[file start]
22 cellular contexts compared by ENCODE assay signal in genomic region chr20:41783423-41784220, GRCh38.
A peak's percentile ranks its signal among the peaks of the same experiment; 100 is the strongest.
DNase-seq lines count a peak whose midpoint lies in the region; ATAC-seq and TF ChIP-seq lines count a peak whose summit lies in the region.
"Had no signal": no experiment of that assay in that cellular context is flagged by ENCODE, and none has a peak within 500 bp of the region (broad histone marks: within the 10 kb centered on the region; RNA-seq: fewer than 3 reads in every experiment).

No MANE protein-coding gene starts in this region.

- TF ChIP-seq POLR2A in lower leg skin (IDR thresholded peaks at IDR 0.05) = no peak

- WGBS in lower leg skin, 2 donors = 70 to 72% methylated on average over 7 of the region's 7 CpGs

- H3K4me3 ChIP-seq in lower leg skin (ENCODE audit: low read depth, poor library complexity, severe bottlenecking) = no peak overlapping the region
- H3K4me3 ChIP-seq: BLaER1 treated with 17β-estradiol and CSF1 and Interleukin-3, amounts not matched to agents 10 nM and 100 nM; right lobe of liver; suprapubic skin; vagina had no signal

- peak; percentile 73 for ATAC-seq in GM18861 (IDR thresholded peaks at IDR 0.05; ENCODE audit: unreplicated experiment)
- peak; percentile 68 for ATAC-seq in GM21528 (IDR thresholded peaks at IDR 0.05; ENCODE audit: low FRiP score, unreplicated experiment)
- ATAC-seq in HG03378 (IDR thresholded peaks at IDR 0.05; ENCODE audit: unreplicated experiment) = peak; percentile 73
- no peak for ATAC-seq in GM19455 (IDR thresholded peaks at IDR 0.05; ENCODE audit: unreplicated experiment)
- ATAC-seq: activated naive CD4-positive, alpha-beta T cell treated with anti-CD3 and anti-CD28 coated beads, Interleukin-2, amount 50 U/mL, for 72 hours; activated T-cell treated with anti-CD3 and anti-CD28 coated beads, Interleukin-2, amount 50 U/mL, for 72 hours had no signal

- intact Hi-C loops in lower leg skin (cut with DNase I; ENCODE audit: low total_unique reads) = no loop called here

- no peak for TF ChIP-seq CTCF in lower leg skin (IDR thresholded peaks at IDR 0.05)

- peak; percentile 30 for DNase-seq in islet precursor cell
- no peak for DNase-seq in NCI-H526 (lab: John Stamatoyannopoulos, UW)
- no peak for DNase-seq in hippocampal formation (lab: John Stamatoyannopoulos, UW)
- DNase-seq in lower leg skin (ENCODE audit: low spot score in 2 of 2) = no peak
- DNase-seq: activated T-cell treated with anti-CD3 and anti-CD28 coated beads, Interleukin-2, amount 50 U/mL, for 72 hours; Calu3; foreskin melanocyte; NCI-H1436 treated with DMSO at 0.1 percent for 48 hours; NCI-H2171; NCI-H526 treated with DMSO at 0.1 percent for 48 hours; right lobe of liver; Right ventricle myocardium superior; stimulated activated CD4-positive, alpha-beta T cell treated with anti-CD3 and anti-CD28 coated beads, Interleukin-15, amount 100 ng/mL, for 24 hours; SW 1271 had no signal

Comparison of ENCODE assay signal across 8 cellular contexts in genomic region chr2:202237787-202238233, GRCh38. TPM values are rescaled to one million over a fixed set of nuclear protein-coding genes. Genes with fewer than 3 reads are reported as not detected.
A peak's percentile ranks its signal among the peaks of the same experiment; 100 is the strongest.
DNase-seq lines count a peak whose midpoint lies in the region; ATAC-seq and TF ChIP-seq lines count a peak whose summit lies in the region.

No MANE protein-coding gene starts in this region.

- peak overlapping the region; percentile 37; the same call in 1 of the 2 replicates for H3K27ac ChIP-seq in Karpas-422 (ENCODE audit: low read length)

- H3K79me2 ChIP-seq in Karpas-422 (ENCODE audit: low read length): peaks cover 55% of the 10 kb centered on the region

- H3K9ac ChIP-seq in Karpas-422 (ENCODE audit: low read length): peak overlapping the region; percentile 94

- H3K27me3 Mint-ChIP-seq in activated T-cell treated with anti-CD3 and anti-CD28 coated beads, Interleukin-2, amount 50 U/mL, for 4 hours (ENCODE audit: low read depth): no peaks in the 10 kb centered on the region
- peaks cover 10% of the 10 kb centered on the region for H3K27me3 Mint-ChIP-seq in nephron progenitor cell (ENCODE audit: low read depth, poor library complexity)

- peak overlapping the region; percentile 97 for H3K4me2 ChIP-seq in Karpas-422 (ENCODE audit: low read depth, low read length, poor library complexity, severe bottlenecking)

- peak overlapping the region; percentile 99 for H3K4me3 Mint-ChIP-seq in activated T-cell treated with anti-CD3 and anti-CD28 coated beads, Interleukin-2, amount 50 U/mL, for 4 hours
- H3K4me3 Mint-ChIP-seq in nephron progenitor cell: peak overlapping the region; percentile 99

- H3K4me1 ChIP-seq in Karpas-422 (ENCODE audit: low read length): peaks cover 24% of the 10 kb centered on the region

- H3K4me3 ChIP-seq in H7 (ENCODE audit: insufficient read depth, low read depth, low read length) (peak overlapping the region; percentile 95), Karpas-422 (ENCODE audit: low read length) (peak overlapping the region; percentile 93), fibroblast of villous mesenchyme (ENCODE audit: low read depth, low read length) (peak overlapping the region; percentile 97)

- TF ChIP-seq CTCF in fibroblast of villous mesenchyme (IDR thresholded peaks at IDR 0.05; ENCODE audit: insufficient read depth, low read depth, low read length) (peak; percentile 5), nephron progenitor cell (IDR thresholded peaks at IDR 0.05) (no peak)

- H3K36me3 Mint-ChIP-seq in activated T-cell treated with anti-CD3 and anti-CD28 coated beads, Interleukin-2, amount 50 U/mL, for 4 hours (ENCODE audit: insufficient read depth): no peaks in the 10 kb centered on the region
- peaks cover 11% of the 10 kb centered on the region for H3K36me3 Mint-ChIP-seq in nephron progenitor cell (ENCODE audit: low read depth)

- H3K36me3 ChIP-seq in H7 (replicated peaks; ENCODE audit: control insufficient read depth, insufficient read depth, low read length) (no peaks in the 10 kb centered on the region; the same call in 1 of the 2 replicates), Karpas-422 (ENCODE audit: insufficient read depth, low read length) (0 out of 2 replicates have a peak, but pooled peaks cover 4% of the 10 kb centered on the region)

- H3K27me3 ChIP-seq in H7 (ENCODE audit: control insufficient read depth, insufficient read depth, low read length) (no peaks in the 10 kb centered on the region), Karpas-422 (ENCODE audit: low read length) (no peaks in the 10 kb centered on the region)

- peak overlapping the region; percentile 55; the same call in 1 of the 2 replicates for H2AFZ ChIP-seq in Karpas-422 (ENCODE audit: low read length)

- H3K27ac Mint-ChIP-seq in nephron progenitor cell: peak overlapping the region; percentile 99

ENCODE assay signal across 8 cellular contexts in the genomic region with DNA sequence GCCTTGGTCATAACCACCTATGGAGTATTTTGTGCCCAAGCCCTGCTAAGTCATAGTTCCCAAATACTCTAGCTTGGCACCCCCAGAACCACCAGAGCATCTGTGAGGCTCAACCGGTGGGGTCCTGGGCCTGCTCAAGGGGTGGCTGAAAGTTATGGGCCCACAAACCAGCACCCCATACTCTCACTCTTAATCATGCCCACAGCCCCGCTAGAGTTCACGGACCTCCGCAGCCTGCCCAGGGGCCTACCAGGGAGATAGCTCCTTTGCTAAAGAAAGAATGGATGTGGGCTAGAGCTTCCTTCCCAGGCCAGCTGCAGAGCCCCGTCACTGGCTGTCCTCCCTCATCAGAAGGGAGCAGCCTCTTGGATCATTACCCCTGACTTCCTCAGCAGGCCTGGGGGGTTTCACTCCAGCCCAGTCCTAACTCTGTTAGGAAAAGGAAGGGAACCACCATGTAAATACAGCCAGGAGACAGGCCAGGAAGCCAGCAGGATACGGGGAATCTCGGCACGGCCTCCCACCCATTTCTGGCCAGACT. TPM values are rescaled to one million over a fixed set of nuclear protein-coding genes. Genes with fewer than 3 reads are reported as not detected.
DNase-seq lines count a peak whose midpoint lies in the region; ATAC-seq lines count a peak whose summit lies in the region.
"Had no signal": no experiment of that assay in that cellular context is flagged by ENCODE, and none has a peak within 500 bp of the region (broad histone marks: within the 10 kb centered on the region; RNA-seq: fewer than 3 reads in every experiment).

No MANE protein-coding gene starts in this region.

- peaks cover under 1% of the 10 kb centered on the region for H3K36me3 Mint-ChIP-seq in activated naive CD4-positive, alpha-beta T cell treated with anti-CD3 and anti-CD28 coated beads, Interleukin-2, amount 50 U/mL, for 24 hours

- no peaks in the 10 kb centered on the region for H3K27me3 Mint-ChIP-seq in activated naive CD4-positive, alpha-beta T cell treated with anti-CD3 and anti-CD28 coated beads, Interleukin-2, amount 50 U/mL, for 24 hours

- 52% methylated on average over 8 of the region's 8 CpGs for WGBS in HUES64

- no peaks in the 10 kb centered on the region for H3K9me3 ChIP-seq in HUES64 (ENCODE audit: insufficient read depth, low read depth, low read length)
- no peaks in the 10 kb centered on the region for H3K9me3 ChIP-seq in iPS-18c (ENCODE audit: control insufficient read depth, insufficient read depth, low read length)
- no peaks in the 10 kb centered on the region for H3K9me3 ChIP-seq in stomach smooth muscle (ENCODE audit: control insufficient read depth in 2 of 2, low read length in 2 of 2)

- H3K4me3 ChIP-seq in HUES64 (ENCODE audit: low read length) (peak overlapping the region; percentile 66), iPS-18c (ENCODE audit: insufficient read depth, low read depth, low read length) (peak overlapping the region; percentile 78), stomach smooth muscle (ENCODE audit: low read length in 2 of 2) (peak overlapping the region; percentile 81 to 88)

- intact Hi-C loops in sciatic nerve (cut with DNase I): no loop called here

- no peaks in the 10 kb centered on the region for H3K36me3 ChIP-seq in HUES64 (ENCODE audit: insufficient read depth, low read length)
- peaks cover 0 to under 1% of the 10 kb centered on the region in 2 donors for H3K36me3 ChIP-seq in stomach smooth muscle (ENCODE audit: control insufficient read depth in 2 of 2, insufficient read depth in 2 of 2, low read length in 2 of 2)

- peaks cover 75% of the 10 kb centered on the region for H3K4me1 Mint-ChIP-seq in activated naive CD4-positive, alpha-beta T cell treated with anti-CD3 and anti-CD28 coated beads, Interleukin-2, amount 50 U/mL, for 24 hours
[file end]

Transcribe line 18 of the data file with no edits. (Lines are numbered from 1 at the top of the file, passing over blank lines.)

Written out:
- no peak for DNase-seq in NCI-H526 (lab: John Stamatoyannopoulos, UW)